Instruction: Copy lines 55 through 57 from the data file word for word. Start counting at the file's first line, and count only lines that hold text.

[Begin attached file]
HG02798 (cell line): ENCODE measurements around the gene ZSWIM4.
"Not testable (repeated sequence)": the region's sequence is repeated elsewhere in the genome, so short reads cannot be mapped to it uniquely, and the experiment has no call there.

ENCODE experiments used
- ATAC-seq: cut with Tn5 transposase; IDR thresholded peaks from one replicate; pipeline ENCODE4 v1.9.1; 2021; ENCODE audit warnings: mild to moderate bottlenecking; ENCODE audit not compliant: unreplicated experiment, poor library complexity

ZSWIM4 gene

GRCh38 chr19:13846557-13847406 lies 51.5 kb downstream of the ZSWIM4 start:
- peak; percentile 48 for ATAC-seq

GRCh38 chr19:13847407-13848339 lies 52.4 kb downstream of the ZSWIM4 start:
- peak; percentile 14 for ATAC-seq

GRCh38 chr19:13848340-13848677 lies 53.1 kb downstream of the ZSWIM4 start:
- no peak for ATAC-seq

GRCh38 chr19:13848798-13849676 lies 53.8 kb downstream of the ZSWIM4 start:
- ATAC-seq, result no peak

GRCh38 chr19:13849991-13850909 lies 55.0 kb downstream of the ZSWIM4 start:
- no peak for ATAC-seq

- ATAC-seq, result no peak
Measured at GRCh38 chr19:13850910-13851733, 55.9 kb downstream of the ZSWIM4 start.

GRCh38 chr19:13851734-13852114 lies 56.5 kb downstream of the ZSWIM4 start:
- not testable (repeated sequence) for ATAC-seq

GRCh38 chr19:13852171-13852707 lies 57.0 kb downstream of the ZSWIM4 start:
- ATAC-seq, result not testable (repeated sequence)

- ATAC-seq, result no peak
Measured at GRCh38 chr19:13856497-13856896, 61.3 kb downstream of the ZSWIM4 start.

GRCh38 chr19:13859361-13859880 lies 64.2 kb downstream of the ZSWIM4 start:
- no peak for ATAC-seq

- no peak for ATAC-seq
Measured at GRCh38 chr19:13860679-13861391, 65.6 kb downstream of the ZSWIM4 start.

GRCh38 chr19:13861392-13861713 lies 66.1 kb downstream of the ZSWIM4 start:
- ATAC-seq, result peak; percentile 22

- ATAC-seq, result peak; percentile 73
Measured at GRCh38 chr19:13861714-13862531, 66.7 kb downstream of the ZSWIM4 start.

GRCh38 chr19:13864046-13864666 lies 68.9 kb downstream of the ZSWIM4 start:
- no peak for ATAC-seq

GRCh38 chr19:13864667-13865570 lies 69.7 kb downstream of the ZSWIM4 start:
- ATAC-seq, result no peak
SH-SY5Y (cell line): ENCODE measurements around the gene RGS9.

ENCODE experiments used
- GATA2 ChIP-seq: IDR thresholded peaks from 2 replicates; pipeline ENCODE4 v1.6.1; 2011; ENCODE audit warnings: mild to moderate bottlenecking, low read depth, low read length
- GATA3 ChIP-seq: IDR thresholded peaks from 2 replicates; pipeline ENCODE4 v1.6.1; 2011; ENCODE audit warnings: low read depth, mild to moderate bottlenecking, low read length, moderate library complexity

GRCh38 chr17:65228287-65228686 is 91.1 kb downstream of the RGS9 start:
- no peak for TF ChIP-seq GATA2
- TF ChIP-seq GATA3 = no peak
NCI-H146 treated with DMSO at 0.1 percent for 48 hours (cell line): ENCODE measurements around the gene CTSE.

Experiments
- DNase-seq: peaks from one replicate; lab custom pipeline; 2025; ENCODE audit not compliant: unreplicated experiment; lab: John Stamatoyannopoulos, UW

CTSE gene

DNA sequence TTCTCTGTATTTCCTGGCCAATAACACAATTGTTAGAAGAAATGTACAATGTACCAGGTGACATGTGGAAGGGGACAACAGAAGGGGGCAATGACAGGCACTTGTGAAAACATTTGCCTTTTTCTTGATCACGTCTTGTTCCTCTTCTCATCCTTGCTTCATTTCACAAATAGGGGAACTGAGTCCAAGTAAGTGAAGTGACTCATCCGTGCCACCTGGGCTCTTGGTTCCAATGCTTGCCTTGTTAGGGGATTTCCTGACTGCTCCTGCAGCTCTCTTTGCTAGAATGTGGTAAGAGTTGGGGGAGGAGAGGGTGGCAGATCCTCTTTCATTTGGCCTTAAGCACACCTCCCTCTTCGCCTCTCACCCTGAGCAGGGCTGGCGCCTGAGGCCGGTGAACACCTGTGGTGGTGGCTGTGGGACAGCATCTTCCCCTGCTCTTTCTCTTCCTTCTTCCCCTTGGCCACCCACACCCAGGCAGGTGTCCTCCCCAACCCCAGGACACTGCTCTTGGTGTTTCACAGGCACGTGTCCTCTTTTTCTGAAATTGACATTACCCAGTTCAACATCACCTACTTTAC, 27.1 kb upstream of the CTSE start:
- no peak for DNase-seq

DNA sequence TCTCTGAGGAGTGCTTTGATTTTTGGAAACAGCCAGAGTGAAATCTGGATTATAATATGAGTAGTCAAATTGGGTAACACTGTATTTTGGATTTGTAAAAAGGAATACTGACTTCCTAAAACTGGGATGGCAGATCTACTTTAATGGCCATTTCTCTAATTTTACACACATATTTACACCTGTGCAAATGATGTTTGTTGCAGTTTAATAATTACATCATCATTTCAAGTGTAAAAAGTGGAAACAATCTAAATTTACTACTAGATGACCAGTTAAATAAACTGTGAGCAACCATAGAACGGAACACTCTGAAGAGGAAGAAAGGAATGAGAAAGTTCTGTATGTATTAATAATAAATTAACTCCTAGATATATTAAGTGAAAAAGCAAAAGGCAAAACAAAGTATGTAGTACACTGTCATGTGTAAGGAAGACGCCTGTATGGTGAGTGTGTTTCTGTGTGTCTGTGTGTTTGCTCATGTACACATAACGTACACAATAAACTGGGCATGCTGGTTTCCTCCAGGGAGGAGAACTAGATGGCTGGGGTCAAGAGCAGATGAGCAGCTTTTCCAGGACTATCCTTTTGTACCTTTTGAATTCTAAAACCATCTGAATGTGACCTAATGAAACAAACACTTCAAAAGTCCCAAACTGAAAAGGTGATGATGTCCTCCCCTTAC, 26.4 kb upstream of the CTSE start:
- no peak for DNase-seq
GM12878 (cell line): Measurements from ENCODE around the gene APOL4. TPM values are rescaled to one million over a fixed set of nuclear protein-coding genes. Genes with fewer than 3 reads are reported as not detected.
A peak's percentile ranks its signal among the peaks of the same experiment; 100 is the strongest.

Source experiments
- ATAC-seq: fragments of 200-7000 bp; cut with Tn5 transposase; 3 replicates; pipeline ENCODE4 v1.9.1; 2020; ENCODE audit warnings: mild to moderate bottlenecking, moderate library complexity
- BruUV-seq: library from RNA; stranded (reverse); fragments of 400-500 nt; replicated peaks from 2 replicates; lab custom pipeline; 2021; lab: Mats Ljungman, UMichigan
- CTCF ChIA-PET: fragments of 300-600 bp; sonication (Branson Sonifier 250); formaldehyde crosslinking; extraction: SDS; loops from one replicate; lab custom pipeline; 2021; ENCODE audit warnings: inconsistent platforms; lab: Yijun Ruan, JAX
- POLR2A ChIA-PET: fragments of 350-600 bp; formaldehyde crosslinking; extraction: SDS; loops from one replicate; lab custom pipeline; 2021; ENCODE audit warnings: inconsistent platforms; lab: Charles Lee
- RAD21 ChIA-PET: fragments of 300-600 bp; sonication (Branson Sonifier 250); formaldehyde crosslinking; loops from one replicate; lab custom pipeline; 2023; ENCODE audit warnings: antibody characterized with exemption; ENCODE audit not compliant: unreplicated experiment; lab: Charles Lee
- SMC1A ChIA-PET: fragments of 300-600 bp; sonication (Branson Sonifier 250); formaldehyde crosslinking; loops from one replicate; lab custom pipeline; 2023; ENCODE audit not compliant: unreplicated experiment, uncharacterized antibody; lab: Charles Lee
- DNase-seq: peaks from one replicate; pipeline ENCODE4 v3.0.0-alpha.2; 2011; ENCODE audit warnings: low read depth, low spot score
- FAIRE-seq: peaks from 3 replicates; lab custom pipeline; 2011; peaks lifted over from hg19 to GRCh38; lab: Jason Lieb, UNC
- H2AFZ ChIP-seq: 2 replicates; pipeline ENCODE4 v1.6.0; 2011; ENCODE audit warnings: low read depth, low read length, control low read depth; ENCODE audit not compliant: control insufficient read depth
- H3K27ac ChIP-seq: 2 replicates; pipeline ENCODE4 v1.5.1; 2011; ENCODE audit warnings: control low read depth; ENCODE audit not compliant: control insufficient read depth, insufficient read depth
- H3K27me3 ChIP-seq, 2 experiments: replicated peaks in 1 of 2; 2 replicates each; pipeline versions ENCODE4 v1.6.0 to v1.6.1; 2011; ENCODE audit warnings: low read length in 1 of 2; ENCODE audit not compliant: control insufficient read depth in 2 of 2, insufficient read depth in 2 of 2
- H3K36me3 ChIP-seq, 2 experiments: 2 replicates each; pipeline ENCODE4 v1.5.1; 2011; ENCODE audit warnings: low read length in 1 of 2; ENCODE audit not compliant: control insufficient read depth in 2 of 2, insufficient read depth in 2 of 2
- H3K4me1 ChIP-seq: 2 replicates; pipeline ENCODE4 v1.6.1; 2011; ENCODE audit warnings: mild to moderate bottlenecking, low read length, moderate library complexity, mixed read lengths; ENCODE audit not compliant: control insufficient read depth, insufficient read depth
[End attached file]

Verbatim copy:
- BruUV-seq: library from RNA; stranded (reverse); fragments of 400-500 nt; replicated peaks from 2 replicates; lab custom pipeline; 2021; lab: Mats Ljungman, UMichigan
- CTCF ChIA-PET: fragments of 300-600 bp; sonication (Branson Sonifier 250); formaldehyde crosslinking; extraction: SDS; loops from one replicate; lab custom pipeline; 2021; ENCODE audit warnings: inconsistent platforms; lab: Yijun Ruan, JAX
- POLR2A ChIA-PET: fragments of 350-600 bp; formaldehyde crosslinking; extraction: SDS; loops from one replicate; lab custom pipeline; 2021; ENCODE audit warnings: inconsistent platforms; lab: Charles Lee